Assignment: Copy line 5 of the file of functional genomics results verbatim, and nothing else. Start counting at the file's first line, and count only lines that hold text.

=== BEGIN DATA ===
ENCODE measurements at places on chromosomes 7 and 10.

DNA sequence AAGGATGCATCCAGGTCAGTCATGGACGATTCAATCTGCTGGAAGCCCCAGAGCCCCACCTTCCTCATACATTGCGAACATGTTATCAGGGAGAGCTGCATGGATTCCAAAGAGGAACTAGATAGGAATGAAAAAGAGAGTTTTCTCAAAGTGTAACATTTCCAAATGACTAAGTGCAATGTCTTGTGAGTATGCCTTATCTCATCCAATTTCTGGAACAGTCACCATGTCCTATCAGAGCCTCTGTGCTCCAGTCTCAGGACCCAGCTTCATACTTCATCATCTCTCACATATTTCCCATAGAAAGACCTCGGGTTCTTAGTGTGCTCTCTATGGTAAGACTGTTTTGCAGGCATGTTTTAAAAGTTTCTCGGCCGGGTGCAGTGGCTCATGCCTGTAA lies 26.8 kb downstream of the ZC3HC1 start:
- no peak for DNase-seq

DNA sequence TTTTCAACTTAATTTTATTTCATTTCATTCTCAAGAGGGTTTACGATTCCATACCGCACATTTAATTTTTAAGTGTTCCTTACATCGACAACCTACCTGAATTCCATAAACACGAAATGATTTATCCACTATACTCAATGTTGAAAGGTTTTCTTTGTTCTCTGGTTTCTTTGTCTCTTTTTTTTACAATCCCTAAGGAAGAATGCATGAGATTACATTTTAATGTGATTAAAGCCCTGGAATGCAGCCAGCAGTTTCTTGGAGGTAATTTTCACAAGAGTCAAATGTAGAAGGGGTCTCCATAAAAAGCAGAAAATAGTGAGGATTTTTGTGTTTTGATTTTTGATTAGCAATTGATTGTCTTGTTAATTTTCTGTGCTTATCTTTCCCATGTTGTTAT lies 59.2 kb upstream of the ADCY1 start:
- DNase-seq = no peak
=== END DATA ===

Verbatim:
- DNase-seq = no peak